The conference, which sold out at 500 participants, focused on the work that so many of us do, without really knowing that we do it: figuring out what it takes to get people to change their use of, and attitude toward, energy. It turns out, that while many organizations and government entities spend their time on the front lines working through trial and error to implement programs that promote and encourage behavior changes, that there is a burgeoning scientific community spending their time studying what actually works and what doesn’t in terms of getting people to care about energy use and conservation, and the impacts of climate change.
Several universities and think tanks are using quantitative and qualitative research to refine messages and strategies targeted at encouraging individuals and communities to be more aware of the energy they are using and to reduce consumption. They're finding out some very interesting things about what motivates us to change.
We all know, at least on an intuitive level, that change can be perceived as risky, threatening and confusing; in other words, unwelcome and something to be avoided. Moreover, addressing global warming may seem like an insurmountably huge task, and many of us may believe that our individual actions won’t make a difference. As a result, countless people choose to do nothing. However, what scientists have learned is that even small changes can make a big difference.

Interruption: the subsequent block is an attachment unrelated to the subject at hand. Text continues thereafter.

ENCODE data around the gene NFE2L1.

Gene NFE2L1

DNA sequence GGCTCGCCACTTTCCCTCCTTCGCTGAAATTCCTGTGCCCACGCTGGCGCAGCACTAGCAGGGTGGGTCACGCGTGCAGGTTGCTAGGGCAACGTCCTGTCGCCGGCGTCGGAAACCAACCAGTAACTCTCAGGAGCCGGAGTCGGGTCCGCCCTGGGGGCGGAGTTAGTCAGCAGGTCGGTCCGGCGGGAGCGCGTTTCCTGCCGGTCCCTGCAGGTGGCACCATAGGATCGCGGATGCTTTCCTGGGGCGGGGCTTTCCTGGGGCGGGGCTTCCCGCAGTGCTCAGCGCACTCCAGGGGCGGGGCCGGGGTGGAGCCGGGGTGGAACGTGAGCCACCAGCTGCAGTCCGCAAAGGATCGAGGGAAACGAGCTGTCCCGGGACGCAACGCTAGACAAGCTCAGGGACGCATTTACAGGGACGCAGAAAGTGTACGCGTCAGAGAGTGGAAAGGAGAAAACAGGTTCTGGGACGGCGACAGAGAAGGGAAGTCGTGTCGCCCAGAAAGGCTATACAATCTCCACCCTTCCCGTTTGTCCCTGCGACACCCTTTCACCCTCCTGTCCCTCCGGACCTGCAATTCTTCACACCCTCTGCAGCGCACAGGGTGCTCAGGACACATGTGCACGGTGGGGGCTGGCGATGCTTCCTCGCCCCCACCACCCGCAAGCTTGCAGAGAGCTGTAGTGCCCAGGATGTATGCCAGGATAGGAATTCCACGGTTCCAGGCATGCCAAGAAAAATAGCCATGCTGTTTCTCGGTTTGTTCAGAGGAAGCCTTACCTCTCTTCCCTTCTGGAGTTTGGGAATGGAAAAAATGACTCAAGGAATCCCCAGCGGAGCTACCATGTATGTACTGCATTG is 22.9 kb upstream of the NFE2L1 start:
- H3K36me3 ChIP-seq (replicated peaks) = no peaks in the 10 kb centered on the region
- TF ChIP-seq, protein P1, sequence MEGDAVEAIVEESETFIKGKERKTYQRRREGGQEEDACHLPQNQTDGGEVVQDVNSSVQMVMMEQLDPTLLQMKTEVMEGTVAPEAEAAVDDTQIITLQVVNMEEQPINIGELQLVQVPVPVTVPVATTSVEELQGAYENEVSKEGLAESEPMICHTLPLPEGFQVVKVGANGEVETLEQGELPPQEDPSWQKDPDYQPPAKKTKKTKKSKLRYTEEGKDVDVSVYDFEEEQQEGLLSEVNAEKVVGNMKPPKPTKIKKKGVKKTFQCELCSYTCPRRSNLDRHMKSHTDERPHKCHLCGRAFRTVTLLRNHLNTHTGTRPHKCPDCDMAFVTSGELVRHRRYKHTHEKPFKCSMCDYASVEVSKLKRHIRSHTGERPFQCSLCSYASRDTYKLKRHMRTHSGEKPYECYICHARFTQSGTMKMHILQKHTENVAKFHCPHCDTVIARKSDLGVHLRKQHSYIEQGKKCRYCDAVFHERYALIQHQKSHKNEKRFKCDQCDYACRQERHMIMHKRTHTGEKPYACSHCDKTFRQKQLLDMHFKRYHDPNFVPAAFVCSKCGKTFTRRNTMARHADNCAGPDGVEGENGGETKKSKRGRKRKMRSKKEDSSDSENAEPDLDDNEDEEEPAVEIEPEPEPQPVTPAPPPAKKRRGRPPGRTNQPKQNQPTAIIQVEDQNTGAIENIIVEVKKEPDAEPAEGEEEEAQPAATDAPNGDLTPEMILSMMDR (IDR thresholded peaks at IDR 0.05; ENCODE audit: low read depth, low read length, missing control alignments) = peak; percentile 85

Sure, we’ve been hearing environmental organizations say such things for years. But now there is research to back it up.
Swapping out one incandescent light bulb for one compact fluorescent won’t eliminate enough greenhouse gas emissions to save a polar bear. But what it will do is lead by example. Research has shown that our neighbors and friends are much more likely to take similar steps – and are even likely to attempt to “one-up” our own green measures – if they see that those around them have made those changes. This makes your one compact fluorescent turn into one or two in every house on your street, which turns into one or two in every house in your town, and so on. Therefore, if you make positive changes- even small ones- those around you are likely to make those positive changes as well, giving your small actions a huge multiplier effect.
So change is good… really good. Especially if you let your light shine and become a leader by example. We all know the famous quote by Gandhi “be the change you want to see in the world.” It’s more true perhaps than he even realized. Even small changes made by individuals can make a big, global difference.